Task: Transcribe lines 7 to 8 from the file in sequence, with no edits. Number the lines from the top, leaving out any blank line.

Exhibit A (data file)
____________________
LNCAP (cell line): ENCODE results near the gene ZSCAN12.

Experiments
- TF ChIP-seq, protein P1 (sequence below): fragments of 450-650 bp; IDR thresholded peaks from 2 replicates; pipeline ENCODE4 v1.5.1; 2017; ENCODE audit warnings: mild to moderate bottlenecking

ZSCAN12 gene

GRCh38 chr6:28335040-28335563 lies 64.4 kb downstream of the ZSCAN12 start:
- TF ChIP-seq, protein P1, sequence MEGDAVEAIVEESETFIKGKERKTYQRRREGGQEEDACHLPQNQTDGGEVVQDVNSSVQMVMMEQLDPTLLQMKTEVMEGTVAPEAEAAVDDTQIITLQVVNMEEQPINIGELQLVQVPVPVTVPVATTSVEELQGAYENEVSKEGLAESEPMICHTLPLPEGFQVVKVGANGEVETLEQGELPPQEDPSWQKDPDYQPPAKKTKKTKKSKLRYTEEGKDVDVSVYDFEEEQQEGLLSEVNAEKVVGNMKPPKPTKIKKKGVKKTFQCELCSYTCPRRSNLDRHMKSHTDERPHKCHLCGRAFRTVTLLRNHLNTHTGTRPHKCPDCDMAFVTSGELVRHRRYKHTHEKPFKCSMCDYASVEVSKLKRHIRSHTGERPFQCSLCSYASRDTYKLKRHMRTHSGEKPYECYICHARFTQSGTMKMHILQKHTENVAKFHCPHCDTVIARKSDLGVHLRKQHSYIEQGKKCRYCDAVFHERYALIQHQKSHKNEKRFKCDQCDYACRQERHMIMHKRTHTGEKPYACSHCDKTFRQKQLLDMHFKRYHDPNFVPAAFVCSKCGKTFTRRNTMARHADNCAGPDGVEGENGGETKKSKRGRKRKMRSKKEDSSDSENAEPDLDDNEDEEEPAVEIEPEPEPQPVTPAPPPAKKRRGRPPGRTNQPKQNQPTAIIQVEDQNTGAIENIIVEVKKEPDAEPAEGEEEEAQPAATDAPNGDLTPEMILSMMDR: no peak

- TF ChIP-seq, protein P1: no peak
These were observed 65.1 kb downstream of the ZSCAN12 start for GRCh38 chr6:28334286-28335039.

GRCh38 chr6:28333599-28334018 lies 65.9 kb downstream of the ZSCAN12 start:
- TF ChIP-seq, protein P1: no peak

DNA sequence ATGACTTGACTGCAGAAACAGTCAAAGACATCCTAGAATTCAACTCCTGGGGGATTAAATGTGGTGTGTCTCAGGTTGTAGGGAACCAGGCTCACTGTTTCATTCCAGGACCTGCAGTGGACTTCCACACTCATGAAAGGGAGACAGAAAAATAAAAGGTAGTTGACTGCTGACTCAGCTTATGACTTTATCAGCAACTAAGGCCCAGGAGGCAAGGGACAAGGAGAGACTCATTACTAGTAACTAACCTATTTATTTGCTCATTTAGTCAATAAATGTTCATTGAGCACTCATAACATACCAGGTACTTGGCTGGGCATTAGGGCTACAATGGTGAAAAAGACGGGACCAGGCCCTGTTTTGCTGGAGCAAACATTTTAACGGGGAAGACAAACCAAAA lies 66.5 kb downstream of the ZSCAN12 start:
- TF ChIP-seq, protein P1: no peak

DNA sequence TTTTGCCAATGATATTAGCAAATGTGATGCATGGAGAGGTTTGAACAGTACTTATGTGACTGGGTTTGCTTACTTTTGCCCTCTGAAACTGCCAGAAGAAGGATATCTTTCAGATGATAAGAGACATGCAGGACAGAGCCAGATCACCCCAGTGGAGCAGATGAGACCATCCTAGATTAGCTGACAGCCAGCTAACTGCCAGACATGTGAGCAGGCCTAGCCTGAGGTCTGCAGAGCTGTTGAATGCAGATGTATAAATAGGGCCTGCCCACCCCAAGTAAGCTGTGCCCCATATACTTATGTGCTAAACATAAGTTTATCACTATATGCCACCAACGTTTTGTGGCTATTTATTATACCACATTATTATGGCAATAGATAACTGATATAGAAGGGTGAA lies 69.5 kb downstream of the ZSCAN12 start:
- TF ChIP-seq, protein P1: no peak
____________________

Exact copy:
- TF ChIP-seq, protein P1: no peak
These were observed 65.1 kb downstream of the ZSCAN12 start for GRCh38 chr6:28334286-28335039.